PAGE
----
A bomb planted on a road has ripped through a minibus in eastern Afghanistan killing seven passengers,
Bus blast kills seven
A bomb planted on a road ripped through a minibus in eastern Afghanistan and killed seven passengers, the interior ministry said, blaming the attack on insurgents. Today's blast was in the eastern province of Khost, which has seen a series of attacks during the past week, including a bombing over the weekend that killed two men. "There was an IED (improvised explosive device) planted by the enemies of the people of Afghanistan that hit the vehicle," the ministry spokesman Zemarai Bashary said.
"As a result seven civilians, including a woman, were killed and nine other civilians wounded," he said. The bus was about 20 kilometres from Khost city when it was hit by the bomb. The NATO-led International Security Assistance Force said its initial information was that 20 people were killed or wounded in the blast. "There was a civilian vehicle that was stuck by an IED and we believe it may have been a bus," a spokesman Sergeant Sonny Cohrs said.
"There are an estimated 20 casualties but we don't know if they are dead or wounded." During the past week Afghanistan has seen a surge of attacks coinciding with the arrival of spring, traditionally when fighting picks up in the war-wracked country. Last year was the deadliest of an insurgency led by the extremist Taliban group that ruled Afghanistan between 1996 and 2001, when they were removed in a US-led invasion.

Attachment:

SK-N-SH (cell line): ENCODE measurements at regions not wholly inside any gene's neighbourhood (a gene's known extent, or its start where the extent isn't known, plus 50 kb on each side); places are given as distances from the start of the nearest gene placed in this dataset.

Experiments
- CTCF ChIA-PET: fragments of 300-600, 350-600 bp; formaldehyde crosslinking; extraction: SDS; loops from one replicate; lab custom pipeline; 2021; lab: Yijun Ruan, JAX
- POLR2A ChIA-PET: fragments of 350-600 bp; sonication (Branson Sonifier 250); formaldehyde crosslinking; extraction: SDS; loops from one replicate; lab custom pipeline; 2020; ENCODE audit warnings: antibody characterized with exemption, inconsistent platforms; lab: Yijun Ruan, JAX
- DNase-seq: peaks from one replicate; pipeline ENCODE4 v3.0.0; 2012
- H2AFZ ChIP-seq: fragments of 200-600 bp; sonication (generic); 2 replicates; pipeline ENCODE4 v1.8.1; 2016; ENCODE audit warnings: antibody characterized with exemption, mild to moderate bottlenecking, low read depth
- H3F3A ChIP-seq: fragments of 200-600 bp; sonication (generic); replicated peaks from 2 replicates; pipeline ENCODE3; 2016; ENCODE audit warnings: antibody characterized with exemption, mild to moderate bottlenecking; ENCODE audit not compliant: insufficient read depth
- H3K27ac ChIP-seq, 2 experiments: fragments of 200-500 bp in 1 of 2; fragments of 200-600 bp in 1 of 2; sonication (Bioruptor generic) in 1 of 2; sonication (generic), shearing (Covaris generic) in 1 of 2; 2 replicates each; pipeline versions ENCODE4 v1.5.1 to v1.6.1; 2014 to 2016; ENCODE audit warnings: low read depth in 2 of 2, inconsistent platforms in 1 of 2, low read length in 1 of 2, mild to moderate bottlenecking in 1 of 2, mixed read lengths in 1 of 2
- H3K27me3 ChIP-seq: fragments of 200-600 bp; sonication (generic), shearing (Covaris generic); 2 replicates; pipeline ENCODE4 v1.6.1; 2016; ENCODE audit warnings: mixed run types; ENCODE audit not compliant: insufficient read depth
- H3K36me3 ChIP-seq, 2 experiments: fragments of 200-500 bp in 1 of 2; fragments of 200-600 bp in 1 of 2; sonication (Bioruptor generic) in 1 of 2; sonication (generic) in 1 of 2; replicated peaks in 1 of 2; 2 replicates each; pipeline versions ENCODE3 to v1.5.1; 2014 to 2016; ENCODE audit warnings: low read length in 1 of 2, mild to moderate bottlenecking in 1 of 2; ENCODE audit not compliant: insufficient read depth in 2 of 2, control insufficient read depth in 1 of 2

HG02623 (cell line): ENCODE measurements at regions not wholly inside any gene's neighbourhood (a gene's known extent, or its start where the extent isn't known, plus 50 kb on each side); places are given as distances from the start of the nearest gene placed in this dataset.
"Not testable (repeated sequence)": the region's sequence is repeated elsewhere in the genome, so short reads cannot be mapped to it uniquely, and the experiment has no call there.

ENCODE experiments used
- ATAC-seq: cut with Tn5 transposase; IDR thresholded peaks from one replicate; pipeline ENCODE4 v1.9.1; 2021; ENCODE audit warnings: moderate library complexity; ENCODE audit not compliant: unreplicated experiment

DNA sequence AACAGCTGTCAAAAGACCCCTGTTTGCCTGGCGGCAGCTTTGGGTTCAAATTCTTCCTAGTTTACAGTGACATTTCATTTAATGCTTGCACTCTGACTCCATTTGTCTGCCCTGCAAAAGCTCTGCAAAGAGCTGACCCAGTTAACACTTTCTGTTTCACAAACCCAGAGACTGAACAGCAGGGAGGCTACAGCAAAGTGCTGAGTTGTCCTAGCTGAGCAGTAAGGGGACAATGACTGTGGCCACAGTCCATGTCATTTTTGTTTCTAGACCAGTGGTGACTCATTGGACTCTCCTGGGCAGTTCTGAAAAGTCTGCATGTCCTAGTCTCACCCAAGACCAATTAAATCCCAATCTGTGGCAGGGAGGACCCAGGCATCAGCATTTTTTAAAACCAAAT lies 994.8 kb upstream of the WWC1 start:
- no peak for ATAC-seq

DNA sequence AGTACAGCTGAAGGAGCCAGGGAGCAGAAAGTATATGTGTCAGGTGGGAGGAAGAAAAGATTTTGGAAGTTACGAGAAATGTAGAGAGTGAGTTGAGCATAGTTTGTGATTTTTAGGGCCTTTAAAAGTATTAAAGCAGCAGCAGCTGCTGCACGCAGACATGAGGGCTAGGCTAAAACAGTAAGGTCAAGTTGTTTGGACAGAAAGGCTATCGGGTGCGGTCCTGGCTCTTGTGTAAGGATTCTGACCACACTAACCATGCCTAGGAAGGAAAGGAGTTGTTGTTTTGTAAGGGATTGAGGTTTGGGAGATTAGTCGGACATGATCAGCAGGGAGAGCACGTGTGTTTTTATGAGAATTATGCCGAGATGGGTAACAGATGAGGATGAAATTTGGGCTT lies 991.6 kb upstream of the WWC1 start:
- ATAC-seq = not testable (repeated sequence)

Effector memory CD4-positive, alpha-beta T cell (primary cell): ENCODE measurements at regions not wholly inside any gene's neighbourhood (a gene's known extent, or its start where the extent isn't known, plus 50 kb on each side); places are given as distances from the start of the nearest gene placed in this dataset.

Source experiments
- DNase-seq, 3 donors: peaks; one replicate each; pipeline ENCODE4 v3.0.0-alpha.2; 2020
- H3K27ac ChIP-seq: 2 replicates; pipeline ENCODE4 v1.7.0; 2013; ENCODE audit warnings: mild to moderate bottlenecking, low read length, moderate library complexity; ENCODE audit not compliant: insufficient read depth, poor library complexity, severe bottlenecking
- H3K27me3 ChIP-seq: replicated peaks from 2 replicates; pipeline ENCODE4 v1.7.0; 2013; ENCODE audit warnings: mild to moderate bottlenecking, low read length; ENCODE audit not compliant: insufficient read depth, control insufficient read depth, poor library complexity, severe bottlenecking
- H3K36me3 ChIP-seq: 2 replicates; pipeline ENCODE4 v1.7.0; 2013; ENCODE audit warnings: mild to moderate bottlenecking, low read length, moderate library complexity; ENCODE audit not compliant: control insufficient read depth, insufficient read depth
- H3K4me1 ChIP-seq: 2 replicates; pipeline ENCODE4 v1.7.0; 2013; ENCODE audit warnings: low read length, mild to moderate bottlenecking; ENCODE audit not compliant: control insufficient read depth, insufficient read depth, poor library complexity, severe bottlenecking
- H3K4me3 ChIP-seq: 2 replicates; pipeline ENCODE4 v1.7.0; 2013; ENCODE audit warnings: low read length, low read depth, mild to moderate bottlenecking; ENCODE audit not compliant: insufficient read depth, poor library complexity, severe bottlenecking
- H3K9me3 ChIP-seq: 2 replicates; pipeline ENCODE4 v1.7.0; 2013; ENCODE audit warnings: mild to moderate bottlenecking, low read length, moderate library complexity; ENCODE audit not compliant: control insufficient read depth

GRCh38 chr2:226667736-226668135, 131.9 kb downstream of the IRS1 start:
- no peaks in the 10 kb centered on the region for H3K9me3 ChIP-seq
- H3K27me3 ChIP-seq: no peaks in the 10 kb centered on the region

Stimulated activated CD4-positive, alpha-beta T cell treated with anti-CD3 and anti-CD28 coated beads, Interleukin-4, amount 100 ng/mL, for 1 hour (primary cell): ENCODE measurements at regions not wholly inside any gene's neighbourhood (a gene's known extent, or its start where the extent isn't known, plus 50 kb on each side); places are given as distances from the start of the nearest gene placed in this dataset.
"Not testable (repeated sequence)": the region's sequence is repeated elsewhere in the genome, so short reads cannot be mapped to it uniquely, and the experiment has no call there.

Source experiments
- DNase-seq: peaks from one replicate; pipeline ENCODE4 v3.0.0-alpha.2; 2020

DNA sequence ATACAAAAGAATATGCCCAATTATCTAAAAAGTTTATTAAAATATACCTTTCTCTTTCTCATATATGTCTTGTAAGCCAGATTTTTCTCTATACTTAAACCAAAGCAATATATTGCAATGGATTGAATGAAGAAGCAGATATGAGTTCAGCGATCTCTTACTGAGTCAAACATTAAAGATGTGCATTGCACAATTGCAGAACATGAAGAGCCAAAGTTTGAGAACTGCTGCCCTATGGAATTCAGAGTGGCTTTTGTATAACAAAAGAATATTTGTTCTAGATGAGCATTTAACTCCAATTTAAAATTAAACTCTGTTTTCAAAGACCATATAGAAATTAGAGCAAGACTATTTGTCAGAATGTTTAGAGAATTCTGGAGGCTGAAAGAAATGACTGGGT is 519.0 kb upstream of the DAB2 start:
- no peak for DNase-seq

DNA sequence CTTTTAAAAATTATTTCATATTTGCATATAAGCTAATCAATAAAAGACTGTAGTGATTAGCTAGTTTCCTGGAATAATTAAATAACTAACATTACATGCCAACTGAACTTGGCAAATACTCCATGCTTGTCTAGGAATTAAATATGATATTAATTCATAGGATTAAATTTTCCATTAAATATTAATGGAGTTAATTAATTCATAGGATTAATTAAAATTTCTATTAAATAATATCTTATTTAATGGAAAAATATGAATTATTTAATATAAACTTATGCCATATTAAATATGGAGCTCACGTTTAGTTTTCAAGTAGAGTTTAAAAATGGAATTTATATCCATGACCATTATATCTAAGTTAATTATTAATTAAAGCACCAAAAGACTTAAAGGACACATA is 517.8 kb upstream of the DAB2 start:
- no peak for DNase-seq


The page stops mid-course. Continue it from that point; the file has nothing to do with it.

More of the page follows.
Nearly 2,200 civilians were killed in 2008, most of them in insurgent attacks, according to the United Nations. About 5,000 insurgents were also killed, according to international military figures. US President Barack Obama, who has switched the focus of the "war on terror" from Iraq to Afghanistan, has ordered 17,000 more US troops for Afghanistan, where there are already about 75,000 soldiers under US and Nato command.
He is also preparing to roll out a major new strategy for the embattled nation in a bid to turn around a stagnant war seven years after the invasion. Mr Obama said on Tuesday the strategy would be more "focused", "disciplined" and "comprehensive" than the previous US anti-terror effort. It was important to stay on the "offence" against a terror threat that was not going away, he said, also stressing the need for better diplomatic and development strategy as part of a wider global effort in the war zone.
His National Security Adviser James Jones said the United States will ask Europe to increase non-military aid to Afghanistan at a meeting in the Netherlands at the end of March and at the Nato summit in early April. "We are going to ask our friends to think about civil reconstruction because we have not had the cohesion and the joint effort up until now," he said. *AFP